Last year Google announced and confirmed that they would be shutting down its Allo messaging service in March of 2019. The company did not mention when in March, but if you were to surf on over to its website, a banner at the top of the page states that the shut down will occur on the 12th of March, which is today.
The other day Google confirmed that come 2019, they will be shutting its Allo messaging app down. Now according to a teardown of the Allo APK by 9to5Google, it seems that Google is already taking steps to complete the shutdown by introducing features to the app that will let users save their chats.
alloIt was reported earlier that according to 9to5Google’s sources, Google could be looking to shut Allo down. Unlike the confusion with the state of Hangouts, it seems that the rumors were right on the money this time as Google has since confirmed that they will be shutting Allo down come 2019.
When Google announced that Hangouts would be transitioning towards more enterprise users, they pointed users towards its new messaging app, Allo. This was meant to act as a messenger service for consumers, but now according to a report from 9to5Google, it seems that Allo could be going the way of the dinosaur as well.
One of the nifty features that we’re seeing Google roll out to its services is smart replies, where based on the context, Google can offer up smart replies that you can fire off at a tap of a button. This feature has been introduced to Google products such as Gmail, and now it looks like Gboard will be getting it as well.
Just like how WhatsApp for web/desktop requires the user’s phone to be connected to the same WiFi network to work, the same can be said about Google’s Allo for web where users are required to have their phones turned on with a network connection. However the good news is that that could change soon.
These days we’re starting to see the amount of mobile data offered to customers is a lot higher than what it used to be back in the day. However this also corresponds to our media, where we’re starting to see more content on the web being streamed in 2K and 4K resolutions, thus consuming more data in the process.
With Apple’s iMessage, users can be reached either using their phone number or using an email address. However with Google’s Allo, it seems to be exclusively limited to phone numbers for now, but that could change in the future, thanks to a recent APK teardown in which there is evidence that could suggest email support in later updates.
Google’s Allo app has been designed to replace Hangouts, at least as far as chatting apps for non-enterprise users are concerned. It is packed full of features, one of which is Google Assistant that is baked into the app itself, allowing users to interact with the digital assistant whether by voice or by chatting with it.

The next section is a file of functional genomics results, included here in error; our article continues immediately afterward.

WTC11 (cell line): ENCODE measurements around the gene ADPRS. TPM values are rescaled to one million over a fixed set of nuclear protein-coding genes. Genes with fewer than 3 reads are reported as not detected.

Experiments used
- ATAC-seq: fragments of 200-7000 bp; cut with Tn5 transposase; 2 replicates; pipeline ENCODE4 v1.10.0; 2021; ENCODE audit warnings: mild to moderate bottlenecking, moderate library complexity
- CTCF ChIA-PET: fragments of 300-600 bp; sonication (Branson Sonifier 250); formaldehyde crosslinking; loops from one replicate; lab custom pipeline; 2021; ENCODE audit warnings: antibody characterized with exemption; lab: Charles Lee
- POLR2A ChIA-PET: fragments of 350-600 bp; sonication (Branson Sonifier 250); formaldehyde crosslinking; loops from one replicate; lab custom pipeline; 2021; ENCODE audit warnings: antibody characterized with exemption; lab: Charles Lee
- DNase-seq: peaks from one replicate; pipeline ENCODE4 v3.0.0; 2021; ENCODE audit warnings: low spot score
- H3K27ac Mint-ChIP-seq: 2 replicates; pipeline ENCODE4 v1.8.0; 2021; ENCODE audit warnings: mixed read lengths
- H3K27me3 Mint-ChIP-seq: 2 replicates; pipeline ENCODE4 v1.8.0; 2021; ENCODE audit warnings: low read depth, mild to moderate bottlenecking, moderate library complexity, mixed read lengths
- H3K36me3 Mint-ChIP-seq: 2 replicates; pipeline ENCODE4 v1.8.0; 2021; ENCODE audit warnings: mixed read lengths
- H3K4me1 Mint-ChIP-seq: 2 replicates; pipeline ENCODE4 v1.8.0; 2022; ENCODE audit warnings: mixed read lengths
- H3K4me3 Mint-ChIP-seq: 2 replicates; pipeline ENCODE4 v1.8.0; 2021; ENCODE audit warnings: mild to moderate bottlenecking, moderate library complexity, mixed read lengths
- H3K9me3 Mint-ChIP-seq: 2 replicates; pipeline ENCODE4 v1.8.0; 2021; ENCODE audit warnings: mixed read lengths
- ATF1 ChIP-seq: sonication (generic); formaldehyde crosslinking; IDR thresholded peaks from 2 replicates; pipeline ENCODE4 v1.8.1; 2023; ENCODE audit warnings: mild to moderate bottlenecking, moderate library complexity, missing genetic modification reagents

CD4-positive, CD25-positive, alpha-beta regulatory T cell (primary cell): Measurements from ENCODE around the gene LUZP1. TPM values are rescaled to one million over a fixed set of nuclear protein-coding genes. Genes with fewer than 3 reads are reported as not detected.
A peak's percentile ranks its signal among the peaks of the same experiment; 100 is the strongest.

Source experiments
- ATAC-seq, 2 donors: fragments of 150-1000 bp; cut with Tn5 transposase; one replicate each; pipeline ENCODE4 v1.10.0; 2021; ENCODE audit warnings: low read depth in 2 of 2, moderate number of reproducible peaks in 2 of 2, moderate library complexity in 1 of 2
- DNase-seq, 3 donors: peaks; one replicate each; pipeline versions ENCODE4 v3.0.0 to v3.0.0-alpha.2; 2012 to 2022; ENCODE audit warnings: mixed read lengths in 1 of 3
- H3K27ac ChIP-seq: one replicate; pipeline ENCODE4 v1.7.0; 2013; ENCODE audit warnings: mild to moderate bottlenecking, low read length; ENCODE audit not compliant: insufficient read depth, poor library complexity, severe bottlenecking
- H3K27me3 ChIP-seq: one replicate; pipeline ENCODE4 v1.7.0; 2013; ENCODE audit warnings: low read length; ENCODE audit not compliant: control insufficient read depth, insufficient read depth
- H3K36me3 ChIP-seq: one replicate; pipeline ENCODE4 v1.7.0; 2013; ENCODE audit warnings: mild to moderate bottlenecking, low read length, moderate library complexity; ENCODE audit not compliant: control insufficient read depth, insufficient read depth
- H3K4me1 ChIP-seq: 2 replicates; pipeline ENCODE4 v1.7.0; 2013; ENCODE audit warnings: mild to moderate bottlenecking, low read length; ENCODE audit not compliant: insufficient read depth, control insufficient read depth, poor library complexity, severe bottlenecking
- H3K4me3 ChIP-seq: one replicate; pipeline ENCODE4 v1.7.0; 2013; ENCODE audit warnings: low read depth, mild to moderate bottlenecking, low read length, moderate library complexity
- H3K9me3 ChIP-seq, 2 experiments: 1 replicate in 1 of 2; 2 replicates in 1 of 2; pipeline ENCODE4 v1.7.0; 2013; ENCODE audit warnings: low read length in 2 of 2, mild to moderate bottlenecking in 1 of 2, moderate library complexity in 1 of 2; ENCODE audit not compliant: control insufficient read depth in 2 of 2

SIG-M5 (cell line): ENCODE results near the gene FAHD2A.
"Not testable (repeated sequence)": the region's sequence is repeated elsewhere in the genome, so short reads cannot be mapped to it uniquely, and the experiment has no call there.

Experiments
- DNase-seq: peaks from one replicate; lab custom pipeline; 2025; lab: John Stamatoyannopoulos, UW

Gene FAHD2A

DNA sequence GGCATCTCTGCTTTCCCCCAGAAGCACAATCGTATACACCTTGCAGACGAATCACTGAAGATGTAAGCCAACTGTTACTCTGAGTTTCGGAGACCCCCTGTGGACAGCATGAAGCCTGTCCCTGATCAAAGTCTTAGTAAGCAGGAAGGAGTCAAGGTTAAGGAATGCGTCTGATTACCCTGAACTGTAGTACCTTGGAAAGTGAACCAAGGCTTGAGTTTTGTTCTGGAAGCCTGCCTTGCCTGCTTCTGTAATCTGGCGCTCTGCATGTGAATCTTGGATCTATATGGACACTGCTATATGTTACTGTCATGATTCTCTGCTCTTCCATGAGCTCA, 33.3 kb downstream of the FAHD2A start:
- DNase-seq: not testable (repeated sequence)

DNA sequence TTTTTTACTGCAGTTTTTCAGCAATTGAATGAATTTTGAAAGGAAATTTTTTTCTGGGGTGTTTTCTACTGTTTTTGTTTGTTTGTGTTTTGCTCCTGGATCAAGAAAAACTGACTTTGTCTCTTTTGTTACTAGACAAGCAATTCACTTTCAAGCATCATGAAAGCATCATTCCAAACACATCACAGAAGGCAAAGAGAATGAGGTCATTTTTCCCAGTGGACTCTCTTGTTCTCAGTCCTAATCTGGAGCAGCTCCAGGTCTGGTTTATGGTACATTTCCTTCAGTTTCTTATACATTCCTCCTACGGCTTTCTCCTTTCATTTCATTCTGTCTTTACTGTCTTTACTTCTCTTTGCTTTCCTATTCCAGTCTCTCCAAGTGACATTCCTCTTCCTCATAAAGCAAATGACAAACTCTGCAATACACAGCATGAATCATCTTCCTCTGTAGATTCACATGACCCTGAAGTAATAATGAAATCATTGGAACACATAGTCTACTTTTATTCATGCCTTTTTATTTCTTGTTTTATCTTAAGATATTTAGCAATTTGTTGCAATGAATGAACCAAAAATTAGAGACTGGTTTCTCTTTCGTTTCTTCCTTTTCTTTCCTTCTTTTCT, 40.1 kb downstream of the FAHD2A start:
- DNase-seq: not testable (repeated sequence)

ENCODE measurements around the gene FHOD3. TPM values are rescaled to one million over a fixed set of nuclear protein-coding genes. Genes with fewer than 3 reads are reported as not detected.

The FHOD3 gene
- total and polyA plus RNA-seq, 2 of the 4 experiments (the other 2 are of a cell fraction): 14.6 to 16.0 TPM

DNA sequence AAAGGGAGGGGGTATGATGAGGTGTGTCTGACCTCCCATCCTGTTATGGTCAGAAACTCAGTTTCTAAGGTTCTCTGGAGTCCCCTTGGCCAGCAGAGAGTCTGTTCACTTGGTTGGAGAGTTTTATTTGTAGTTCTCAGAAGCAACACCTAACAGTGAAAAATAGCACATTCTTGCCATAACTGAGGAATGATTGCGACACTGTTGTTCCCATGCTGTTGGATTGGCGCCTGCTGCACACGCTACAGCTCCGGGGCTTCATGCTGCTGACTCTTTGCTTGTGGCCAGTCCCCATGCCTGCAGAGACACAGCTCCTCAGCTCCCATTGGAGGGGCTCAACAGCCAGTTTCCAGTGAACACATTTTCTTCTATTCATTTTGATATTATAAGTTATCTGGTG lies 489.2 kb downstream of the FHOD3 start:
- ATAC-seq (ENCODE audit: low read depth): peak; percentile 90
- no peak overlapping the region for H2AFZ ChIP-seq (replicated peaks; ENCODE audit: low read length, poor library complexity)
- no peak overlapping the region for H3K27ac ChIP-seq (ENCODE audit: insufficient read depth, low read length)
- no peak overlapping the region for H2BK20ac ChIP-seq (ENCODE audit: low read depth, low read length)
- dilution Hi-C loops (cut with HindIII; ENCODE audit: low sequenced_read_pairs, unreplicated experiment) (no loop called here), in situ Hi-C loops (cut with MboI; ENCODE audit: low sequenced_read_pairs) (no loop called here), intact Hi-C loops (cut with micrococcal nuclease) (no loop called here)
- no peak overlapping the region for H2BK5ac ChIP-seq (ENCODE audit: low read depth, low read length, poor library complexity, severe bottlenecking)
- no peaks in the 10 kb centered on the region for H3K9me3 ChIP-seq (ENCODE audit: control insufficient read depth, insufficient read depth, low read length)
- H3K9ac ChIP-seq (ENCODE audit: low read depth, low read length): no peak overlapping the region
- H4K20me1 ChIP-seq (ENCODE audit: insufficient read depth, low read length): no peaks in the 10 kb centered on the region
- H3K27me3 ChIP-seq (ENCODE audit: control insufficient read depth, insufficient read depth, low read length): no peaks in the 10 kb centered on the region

Allo is Google’s new messenger platform which is meant to replace Hangouts as far as regular users are concerned (Hangouts will be more enterprise focused). Given that it is a Google product, it wasn’t surprising that when Allo for the web was launched, it only worked on Google’s Chrome browser.
Earlier today we reported that the Allo app for Android seemed to hint that Allo for web could be on its way, and it seems like users did not have to wait too long because Google’s Amit Fulay has announced via Twitter that Allo for web has been officially launched and that users who are interested can go ahead and get their hands on it.
Apps such as Skype, WhatsApp, LINE, KakaoTalk, Discord, Facebook Messenger, and more all share a similar feature, and that is that they are available on mobile as well as computers. This means that users have the option of either chatting on their phones or desktops, depending on which is more comfortable or convenient.
Google teased the desktop chat client for its Allo messaging service earlier this year. It has actually done that on a number of occasions without confirming when it’s going to be released. While the company hasn’t provided a confirmed release date as yet, it has said that the Google Allo desktop client release is going to take place in a “few more weeks.”
Last year Google launched two new apps in the form of Allo and Duo. The former is Google’s new messenger platform that appears to be the consumer replacement of Hangouts, while Duo basically allows users to make video calls, and more recently thanks to an update, audio calls as well.